Just three years ago Facebook rated dead last among social media companies in the American Customer Satisfaction Index with a score of 61 out of a possible 100. The 2015 rankings released this week by ACSI, however, had the social network showing the biggest improvement among 300 companies with a 12% rise to a 75. Excellence in targeting and personalization made the difference, says ACSI’s managing director.
“Facebook is doing customer service the right way. One of the right ways you do it in social media is with privacy, and another is in how you target,” says David VanAmburg, whose company rates customer satisfaction in 43 industries based on interviews with some 70,000 customers. “Are you able to push out a greater volume of ads in a way consumers are receptive to because you know the things they’re interested in?”
Zuckerberg & Co. has lots of room for improvement. Its 75 places it in the middle of a customer service pack where leading companies score well into the 80s. To its credit, Facebook rallied in a year when 59% of individual companies saw customer ratings decline and 70% of industries experienced dips in average scores. Internet-based investment services, personal care products, telephone services, and search engines all registered decreases of 5% or more.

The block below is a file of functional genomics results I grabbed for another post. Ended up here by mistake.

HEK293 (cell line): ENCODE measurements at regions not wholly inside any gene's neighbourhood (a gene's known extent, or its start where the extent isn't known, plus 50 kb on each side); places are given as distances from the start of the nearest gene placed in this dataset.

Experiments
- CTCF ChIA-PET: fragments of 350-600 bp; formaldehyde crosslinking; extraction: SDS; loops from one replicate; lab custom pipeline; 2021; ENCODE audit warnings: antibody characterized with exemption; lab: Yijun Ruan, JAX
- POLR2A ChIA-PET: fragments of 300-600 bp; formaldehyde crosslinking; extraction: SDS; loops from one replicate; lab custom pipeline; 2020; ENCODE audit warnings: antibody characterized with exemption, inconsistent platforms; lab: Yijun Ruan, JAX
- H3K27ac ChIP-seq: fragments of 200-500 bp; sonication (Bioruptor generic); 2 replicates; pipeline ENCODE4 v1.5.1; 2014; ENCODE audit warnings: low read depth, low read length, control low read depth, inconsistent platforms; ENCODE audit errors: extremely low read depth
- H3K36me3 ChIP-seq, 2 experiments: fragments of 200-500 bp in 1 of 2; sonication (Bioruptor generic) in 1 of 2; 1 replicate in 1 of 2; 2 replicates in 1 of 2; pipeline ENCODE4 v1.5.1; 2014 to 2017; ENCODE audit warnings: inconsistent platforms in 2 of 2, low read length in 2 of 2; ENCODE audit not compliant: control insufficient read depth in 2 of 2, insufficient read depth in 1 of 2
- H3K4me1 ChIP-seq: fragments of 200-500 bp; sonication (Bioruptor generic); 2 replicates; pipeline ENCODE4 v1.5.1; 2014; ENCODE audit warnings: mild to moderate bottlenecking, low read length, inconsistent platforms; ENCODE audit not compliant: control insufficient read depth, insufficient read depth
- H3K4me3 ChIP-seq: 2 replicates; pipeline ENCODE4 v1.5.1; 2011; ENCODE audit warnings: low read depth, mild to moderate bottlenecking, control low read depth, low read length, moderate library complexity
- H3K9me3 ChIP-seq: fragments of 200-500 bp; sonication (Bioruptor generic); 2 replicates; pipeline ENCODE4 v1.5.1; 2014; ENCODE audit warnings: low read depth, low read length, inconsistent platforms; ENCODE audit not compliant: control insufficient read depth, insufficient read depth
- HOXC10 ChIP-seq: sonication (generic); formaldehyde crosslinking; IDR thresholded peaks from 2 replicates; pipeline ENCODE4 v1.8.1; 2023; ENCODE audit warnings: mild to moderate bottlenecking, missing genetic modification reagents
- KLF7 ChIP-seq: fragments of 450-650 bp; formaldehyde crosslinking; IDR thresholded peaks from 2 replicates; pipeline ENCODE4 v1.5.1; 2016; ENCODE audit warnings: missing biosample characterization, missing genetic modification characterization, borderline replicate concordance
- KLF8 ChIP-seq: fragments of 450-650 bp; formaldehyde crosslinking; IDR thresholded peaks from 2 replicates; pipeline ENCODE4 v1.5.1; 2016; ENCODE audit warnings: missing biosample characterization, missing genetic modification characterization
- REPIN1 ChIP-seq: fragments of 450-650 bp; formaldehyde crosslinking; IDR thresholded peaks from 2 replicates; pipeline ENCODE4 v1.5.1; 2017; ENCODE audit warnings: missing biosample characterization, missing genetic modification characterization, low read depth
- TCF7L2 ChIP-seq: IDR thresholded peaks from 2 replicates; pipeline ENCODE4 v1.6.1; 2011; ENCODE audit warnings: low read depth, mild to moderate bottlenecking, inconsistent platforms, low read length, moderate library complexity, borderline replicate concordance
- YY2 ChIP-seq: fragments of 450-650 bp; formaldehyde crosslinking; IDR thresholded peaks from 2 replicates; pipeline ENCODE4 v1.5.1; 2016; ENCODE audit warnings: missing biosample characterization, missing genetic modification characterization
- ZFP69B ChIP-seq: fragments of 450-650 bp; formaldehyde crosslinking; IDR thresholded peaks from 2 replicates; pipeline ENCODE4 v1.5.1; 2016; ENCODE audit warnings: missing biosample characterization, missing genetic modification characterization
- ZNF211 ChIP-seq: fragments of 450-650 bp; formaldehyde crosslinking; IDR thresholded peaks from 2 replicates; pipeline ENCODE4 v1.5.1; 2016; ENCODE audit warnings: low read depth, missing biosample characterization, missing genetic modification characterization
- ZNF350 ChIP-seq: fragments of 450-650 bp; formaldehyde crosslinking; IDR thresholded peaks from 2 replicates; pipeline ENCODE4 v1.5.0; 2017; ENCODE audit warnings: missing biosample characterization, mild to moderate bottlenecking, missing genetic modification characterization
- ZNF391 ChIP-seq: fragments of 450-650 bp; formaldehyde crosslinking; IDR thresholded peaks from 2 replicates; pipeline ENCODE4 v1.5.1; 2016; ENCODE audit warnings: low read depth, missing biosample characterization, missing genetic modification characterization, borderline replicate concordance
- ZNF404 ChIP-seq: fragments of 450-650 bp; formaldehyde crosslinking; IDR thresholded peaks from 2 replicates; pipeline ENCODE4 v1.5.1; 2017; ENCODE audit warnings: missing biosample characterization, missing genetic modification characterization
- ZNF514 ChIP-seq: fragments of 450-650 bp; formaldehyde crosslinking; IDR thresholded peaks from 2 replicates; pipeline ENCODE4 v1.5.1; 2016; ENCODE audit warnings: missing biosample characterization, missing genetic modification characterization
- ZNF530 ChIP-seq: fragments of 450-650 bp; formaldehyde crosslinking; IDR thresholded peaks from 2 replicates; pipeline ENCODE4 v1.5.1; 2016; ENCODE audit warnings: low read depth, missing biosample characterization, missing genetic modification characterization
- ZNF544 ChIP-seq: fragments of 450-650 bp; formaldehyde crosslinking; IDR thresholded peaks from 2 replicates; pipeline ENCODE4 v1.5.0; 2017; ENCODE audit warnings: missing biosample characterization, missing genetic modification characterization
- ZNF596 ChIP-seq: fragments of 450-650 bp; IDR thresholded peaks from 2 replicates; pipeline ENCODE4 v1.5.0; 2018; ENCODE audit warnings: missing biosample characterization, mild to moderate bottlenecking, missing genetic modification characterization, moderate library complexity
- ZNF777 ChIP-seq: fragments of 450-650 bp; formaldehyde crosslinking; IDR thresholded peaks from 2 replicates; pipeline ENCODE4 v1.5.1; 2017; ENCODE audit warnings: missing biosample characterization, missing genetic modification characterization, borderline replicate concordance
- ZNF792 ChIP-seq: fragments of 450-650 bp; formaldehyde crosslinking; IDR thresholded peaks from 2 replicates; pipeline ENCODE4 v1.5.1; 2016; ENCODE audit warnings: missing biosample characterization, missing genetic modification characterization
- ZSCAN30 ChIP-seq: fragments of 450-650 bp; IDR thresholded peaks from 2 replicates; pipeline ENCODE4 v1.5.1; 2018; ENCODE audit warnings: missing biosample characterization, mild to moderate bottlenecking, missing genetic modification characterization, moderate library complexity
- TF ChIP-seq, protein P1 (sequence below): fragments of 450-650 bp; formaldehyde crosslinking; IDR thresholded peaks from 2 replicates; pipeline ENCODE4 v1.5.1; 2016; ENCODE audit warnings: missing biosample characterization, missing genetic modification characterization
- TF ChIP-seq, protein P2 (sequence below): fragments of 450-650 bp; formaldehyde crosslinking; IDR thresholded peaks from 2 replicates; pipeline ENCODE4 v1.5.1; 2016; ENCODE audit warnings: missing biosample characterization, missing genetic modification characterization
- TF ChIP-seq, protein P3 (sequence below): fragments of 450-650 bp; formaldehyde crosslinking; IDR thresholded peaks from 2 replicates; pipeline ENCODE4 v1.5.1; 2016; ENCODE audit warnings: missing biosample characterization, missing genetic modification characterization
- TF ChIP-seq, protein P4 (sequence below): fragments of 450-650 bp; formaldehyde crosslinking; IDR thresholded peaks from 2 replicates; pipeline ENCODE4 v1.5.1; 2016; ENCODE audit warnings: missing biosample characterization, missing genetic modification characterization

The poor ratings reflect a fast-changing business environment that has companies struggling to adopt new technologies, while those same technologies make customers ever more demanding. “Certainly, when all the new tools and processes companies roll out work, it’s wonderful. But when they don’t, it’s disappointing,” VanAmburg observes. “If a telecom says it has the fastest Internet speed in the country but customers think they don’t, that’s a problem. When you see customer service ratings taking a dip like this, there’s cause for concern.”
Industries showing the greatest improvement in rankings over 2014 were Internet retail, social media, and airlines. “For Internet retail, this was a comeback from a hiccup of a few years ago when there were big shipping delays during the holidays. All the retailers were saying, ‘Order by December 22nd and you’ll still get it by Christmas,’” VanAmburg says.
Taking advantage of smartphone technology that alerts travelers to gate and departure changes, as well as added services and amenities, helped airlines raise their customer service profiles this year. It’s a welcome improvement for an industry that faces some of the most daunting challenges in this area. “Will airlines ever rate an 80 in our study? I don’t know,” VanAmburg says.
Airlines averaged a score of 71, keeping the industry out of the bottom five, all of which posted Index scores in the the 60s: Internet service providers, subscription TV services, the U.S. Postal Service, fixed-line telephone service, and health insurance.
The 10 best companies for customer service in 2015 were:
4. Trader Joe’s
7. Lexus (Toyota)
8. Acura (Honda)
10. L Brands